The young People have benefited from youth in Agroecology and Business learning Track in Africa

Noel Nizeyimana, Chief Executive of Greencare Rwanda Ltd based in Huge District, said that the company’s existence was intended to solve the waste a management issue, by turning it into manure (for biodegradable waste) and pavers for plastic waste (by melting it and mixing it with sand) for construction purposes.

The firm was created in 2016. Currently, it generates 600 tonnes (600,000 kilogrammes) of composted organic manure – called Grekompost – per year. It is packaged in bags of 50 kilogrammes each, with a kilogramme costing Rwf50 at the facility, according to Nizeyimana.

“This compost is needed especially by the farmers growing organic crops for export markets. The clients for this fertiliser are available. That is why we have a strategic plan to increase production to between 4,000 tonnes and 5,000 tonnes of composted manure per year by 2025,” he said.

He said that YALTA helped them in terms of honing their skills, networking and access to markets. YALTA initiative also hired him as a mentor who is capacitating other youths who are doing agroecology business-related waste recycling.

Thacien Munyamaheme, YALTA Rwanda program manager said that to achieve sustainable food systems with solid business opportunities for youth, there is a need for connections with the right actors and for the development of viable business models supported by the proper financial solutions.

“We conducted a study and found that the involvement of youth in agroecology is still limited while their involvement is crucial for the future. This is why our initiative brought a mentorship programme that focuses on building the capacity of youth aspired to agroecology business as well as financially supporting them through the business accelerator programme.”

From beekeeping to turning waste into composted manure, to no-till farming among others; young Rwandans are embracing agroecology.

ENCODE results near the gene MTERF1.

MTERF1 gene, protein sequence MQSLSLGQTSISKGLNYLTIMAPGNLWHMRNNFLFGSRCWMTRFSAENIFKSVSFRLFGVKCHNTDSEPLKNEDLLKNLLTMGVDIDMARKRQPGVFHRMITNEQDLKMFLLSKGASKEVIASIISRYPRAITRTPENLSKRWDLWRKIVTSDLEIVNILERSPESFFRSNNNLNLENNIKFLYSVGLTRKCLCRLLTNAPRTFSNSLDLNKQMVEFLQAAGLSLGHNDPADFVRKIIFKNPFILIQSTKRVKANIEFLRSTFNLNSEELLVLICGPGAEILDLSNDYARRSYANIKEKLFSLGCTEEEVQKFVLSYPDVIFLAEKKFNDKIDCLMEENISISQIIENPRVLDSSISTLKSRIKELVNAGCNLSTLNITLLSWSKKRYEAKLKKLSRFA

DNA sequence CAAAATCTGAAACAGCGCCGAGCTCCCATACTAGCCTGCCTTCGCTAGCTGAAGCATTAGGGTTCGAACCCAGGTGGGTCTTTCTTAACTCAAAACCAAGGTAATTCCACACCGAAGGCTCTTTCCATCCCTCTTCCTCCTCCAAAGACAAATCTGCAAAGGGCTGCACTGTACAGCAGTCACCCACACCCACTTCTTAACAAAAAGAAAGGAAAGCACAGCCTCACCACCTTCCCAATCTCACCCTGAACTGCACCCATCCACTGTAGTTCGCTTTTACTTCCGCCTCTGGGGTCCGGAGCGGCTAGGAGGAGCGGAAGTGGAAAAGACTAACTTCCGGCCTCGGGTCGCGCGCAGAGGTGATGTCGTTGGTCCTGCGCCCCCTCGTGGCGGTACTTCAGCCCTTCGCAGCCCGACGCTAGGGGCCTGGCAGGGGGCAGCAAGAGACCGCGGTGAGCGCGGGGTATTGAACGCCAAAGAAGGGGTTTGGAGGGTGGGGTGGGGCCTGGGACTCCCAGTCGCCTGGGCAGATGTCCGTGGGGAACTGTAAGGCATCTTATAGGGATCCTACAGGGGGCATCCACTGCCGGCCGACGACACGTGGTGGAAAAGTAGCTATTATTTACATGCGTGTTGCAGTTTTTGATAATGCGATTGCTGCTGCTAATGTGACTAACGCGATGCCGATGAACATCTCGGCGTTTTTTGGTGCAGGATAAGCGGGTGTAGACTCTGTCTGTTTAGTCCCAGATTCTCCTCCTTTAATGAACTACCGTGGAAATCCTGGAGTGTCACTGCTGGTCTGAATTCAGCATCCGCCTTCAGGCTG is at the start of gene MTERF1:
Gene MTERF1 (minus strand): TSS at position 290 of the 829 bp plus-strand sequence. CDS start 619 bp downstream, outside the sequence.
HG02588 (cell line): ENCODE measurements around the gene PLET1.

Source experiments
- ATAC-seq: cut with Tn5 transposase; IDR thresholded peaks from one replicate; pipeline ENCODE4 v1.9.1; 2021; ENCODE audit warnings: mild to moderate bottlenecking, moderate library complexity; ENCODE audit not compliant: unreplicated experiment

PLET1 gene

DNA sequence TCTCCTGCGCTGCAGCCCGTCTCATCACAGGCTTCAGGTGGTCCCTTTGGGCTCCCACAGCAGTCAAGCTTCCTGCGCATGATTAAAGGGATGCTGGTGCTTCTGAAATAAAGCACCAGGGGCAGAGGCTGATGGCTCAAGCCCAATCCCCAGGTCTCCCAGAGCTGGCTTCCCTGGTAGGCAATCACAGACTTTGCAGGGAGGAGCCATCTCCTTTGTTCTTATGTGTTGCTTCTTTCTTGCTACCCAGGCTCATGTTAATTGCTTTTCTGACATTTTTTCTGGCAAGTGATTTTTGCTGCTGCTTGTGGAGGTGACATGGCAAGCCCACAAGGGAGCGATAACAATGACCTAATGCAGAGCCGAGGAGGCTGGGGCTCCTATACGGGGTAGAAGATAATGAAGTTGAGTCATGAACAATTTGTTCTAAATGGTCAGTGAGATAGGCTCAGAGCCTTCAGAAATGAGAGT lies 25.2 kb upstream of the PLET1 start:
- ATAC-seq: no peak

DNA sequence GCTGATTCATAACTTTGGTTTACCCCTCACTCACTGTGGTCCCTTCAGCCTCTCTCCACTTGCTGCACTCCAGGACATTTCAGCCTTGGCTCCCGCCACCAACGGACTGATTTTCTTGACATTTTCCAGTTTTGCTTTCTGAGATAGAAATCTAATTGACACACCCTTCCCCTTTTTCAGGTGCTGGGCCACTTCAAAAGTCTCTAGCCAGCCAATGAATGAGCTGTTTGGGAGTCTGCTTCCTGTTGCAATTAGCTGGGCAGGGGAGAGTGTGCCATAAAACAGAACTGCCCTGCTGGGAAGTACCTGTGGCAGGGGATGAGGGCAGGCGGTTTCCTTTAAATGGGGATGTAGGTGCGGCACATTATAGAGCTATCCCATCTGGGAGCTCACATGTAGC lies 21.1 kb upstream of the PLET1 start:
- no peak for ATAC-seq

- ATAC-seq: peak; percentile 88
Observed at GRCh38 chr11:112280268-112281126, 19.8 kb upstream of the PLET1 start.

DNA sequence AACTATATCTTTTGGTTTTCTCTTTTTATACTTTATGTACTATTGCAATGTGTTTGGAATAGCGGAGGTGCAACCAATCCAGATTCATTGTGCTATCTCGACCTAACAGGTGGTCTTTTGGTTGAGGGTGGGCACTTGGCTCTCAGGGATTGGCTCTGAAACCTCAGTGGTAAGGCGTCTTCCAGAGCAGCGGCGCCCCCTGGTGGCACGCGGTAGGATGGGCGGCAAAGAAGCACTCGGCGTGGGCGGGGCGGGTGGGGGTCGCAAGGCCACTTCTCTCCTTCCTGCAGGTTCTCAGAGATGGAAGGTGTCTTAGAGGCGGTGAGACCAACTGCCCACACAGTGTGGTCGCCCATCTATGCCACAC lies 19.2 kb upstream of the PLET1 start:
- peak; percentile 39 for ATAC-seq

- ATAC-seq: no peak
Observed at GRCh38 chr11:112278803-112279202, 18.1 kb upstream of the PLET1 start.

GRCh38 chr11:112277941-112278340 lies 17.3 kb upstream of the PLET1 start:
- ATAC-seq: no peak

Agroecology is an approach to sustainable farming and focuses on food production that makes the best use of nature’s resources while preserving them – for sustainable food systems.

It is getting much attention as consumers are gradually being concerned about the choice of food they take, preferring healthy diets – organic foods.

Richard Muhire, started beekeeping in 2018 in Rusizi District, with one beehive. His business gradually grew to 120 beehives as of today, from which he harvests two tonnes (2,000 kilogrammes) of raw honey per year.

Bees are important to the production and quality of organic foods as they pollinate some crops while collecting nectar to make honey.

Muhire sells a kilogramme of raw honey at Rwf3,500 to a local honey processing firm.

“I have a target to reach at least 1,000 beehives by 2024,” he said.

Although in Rwanda, beekeeping is a business mostly done by the old population, Muhire said that it has proven to be a potential opportunity even for the youth.

He is one of the young people who have benefited from the Youth in Agroecology and Business Learning Track in Africa (YALTA Initiative).

This is a three-year initiative – running from 2020 through 2022 – that aims to support young agripreneurs to apply agroecological principles and to co-create networks around them thereby contributing to increased sustainability of food systems and youth employment in Ethiopia, Kenya, Uganda, and Rwanda.

The initiative is implemented by the Netherlands Food Partnership (NFP) with support from IKEA Foundation, with Three Mountains Academy being its host in Rwanda.

He said that YALTA helped him to learn from other youths engaged in the business in different parts of the country including in the districts of Kirehe, Huye and Musanze, which enabled the exchange of good practices amongst them, and agroecology mentorship for improved yields.

“Before YALTA support, I used to harvest a beehive once a season and get some 10 kilogrammes of honey. But, thanks to YALTA interventions, I harvest a beehive about three times a season and get about 25 kilogrammes of honey,” he said.

Egide Nkurunziza has been engaged in zero tillage, also called no-tillage or no-till farming, in Bugesera district since 2020. This is an agricultural technique in which the crop is sown directly into the soil not tilled since the harvest of the previous crop – without disturbing the soil through tillage.

The no-till farming provides good protection for the soil from erosion and helps retain moisture for the new crop such as through mulching. It ensures soil conservation.

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